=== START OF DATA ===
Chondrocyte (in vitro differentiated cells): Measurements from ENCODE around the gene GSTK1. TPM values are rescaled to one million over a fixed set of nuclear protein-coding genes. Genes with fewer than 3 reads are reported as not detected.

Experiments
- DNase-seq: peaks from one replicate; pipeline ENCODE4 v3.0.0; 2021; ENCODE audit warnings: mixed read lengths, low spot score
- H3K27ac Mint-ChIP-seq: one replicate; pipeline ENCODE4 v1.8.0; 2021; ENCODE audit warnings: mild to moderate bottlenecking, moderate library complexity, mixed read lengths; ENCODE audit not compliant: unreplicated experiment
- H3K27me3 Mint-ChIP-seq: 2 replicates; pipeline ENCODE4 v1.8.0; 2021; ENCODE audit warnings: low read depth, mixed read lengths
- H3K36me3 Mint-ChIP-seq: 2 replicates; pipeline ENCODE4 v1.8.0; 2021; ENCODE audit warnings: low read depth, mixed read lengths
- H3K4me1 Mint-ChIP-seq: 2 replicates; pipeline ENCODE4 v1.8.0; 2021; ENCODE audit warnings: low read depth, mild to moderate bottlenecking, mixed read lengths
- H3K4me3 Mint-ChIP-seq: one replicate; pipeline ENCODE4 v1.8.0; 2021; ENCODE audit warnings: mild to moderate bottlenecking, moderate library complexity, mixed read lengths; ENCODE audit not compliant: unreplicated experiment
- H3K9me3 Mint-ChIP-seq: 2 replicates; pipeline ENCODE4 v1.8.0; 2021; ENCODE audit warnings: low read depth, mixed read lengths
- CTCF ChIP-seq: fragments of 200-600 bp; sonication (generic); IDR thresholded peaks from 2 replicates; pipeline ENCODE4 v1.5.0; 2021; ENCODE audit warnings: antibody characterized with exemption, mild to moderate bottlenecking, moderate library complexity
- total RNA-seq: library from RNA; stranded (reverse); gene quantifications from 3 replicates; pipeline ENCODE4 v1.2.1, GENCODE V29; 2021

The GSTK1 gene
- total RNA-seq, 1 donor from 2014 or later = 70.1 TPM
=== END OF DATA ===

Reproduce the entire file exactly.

Chondrocyte (in vitro differentiated cells): Measurements from ENCODE around the gene GSTK1. TPM values are rescaled to one million over a fixed set of nuclear protein-coding genes. Genes with fewer than 3 reads are reported as not detected.

Experiments
- DNase-seq: peaks from one replicate; pipeline ENCODE4 v3.0.0; 2021; ENCODE audit warnings: mixed read lengths, low spot score
- H3K27ac Mint-ChIP-seq: one replicate; pipeline ENCODE4 v1.8.0; 2021; ENCODE audit warnings: mild to moderate bottlenecking, moderate library complexity, mixed read lengths; ENCODE audit not compliant: unreplicated experiment
- H3K27me3 Mint-ChIP-seq: 2 replicates; pipeline ENCODE4 v1.8.0; 2021; ENCODE audit warnings: low read depth, mixed read lengths
- H3K36me3 Mint-ChIP-seq: 2 replicates; pipeline ENCODE4 v1.8.0; 2021; ENCODE audit warnings: low read depth, mixed read lengths
- H3K4me1 Mint-ChIP-seq: 2 replicates; pipeline ENCODE4 v1.8.0; 2021; ENCODE audit warnings: low read depth, mild to moderate bottlenecking, mixed read lengths
- H3K4me3 Mint-ChIP-seq: one replicate; pipeline ENCODE4 v1.8.0; 2021; ENCODE audit warnings: mild to moderate bottlenecking, moderate library complexity, mixed read lengths; ENCODE audit not compliant: unreplicated experiment
- H3K9me3 Mint-ChIP-seq: 2 replicates; pipeline ENCODE4 v1.8.0; 2021; ENCODE audit warnings: low read depth, mixed read lengths
- CTCF ChIP-seq: fragments of 200-600 bp; sonication (generic); IDR thresholded peaks from 2 replicates; pipeline ENCODE4 v1.5.0; 2021; ENCODE audit warnings: antibody characterized with exemption, mild to moderate bottlenecking, moderate library complexity
- total RNA-seq: library from RNA; stranded (reverse); gene quantifications from 3 replicates; pipeline ENCODE4 v1.2.1, GENCODE V29; 2021

The GSTK1 gene
- total RNA-seq, 1 donor from 2014 or later = 70.1 TPM